John Walton's 'The Lost World of Genesis One'.

John Walton proposes that “…on day one God created the basis for time; day two the basis for weather; day three the basis for food.” (p. 58) This continues his argument that Genesis 1 is about the creation of function, not material (see proposition four to backtrack). Day one is “the great cycle of time” (p. 55), which is why sun and moon can be created later. It isn’t that God created material light before the sun and moon (Walton notes that “light is never treated as a material object in the ancient Near East, despite our modern physics on p. 53), but the concept to which “light” points = time.

Day two is the great water barrier in the sky. Again, we can’t think of this through our scientific lens. We know the sky is not a solid and the ancients did not. Walton proposes that we remember the main objective is function and for the ancients the sky created “a space in which people can live” and “a mechanism by which precipitation is controlled”. (p. 56) We understand the sky in a similar ways regarding function, though we have a much better understanding of the atmosphere and how weather patterns occur. Nevertheless, again, a “concept” is created. Like time in day one we have weather in day two.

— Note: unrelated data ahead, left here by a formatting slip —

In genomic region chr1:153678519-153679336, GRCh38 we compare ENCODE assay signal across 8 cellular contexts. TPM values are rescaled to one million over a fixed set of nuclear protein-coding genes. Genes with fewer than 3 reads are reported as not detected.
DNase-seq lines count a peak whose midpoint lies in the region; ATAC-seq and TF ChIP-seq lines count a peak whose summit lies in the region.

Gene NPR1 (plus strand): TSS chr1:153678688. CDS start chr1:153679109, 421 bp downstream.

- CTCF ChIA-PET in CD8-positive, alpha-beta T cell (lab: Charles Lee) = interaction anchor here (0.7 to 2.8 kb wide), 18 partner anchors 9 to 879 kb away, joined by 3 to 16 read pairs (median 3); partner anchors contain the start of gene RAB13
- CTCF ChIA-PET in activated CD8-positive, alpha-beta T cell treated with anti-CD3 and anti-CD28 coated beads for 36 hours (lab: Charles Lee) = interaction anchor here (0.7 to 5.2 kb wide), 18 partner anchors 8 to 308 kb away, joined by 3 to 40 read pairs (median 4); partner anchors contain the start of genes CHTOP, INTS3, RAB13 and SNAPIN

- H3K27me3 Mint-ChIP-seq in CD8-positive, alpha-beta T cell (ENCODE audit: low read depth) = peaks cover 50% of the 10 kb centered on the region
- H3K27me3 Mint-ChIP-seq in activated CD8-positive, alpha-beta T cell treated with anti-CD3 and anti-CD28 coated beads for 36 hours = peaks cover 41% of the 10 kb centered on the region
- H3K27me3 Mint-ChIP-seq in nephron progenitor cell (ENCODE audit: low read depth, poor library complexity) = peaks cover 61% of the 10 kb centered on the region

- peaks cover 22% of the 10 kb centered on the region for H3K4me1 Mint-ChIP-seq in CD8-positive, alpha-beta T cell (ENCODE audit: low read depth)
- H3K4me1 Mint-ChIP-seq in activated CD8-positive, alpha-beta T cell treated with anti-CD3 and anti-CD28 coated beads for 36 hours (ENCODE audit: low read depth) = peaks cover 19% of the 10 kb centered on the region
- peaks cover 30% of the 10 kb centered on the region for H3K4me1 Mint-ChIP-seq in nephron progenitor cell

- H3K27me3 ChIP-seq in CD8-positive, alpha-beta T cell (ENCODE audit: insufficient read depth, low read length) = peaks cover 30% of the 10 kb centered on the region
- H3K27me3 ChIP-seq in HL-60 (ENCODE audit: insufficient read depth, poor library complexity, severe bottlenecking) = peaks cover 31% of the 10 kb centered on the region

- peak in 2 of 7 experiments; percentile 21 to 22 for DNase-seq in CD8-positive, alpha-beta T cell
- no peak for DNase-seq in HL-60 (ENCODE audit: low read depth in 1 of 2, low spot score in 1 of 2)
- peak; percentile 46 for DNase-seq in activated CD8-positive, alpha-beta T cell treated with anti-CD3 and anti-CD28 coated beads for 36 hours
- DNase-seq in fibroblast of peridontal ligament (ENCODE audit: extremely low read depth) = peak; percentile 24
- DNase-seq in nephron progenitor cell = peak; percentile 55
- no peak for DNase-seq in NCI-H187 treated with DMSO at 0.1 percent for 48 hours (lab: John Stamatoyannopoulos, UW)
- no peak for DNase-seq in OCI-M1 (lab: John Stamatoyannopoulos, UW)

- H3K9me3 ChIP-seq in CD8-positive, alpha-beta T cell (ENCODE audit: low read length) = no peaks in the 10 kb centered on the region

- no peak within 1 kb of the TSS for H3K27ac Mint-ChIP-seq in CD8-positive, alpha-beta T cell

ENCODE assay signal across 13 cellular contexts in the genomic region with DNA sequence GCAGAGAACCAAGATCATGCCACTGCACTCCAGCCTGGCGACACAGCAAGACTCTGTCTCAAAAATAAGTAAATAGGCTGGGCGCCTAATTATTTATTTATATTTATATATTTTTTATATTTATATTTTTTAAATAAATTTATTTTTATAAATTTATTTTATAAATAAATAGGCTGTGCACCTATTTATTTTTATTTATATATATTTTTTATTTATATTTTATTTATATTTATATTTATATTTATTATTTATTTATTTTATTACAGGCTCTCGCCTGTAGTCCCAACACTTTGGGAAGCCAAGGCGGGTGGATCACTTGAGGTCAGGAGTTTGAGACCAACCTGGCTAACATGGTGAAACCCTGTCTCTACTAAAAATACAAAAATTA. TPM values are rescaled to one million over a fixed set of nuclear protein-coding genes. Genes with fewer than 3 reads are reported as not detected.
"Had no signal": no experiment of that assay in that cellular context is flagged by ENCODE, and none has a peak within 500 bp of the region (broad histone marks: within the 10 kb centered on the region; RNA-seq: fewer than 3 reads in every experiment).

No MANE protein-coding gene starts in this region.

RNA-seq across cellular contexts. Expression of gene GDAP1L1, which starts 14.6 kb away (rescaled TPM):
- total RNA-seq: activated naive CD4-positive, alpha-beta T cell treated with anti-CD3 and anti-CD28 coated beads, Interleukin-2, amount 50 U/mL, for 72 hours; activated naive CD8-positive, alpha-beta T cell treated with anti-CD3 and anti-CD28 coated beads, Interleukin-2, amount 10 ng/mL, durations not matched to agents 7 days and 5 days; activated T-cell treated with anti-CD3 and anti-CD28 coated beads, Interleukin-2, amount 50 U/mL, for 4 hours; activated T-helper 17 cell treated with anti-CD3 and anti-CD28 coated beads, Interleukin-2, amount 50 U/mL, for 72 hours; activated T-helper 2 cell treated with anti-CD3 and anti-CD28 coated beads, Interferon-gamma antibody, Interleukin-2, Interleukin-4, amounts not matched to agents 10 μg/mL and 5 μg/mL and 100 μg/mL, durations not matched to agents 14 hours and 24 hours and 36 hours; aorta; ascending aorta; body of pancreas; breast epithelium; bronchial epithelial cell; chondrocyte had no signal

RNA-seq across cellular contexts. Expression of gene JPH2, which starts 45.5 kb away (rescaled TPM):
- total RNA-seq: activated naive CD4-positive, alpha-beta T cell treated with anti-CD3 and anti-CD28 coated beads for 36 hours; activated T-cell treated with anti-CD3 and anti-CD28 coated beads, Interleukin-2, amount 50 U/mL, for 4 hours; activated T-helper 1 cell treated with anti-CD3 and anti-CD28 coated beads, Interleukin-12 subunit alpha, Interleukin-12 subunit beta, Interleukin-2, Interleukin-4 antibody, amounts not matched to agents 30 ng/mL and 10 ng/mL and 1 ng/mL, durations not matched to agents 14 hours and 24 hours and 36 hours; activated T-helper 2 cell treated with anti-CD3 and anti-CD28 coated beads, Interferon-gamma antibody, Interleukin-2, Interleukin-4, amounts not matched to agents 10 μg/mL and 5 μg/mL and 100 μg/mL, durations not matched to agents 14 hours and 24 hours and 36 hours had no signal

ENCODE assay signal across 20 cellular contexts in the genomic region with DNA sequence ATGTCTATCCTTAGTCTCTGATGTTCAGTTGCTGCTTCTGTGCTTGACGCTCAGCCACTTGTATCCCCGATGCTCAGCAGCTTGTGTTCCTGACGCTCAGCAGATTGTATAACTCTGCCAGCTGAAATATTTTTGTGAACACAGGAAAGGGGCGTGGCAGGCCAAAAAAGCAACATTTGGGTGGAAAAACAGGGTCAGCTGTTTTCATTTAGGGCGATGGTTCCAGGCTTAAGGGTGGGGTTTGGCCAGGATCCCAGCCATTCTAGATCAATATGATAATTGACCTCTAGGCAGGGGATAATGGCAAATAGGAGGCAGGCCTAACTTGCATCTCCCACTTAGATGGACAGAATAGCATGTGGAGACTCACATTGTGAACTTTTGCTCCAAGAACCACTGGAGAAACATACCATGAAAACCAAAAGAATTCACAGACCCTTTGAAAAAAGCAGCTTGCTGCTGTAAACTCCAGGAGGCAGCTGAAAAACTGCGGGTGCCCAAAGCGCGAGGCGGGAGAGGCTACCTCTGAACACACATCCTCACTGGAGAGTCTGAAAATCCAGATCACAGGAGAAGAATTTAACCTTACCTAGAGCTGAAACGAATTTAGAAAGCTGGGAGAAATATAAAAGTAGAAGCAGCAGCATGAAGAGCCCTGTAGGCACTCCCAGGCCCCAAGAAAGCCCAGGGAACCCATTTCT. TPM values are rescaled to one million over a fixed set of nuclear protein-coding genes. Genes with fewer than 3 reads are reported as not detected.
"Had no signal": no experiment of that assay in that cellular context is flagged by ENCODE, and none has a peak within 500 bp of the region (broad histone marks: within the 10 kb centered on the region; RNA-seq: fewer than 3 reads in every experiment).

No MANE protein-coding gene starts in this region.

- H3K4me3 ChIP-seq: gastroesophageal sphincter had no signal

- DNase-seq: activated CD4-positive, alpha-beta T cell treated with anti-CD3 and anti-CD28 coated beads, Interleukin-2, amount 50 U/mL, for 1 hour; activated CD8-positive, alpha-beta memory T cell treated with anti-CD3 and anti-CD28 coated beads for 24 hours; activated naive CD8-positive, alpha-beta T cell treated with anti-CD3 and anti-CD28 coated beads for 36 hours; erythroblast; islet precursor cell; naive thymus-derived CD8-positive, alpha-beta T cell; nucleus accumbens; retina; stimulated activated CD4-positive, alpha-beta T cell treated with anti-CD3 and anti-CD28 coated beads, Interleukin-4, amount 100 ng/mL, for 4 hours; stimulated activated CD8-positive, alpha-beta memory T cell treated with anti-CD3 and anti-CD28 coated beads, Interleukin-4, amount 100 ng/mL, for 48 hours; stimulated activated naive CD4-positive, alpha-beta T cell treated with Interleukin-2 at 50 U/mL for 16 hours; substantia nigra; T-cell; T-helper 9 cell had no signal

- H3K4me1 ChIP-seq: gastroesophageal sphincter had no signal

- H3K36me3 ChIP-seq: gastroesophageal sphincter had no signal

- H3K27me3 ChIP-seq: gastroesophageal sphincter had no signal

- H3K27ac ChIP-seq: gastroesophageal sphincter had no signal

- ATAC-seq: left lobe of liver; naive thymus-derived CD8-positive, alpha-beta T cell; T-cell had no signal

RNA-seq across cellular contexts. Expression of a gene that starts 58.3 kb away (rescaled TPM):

Day three is the concept of harvest. God makes a place where food can grow.

This trifecta of time, weather, and food is paralleled by other ancient near eastern texts like Papyrus Insinger and Enuma Elish (p. 58). Likewise, after the flood God frames his provision in these terms in Genesis 8.22 promising as long as there is time there will be weather and food.

Walton ends the chapter by emphasizing God had to speak through ‘…the framework of the target audience.” God used their understanding of the cosmos to reveal himself as Creator. Overall I give Walton’s basic argument the benefit of a doubt. I agree that the first few days are primarily about concepts though I am not totally convinced the ancient separated material from function to the degree that Walton proposes. Nevertheless, it maintains a better reading of Genesis 1 than many other options.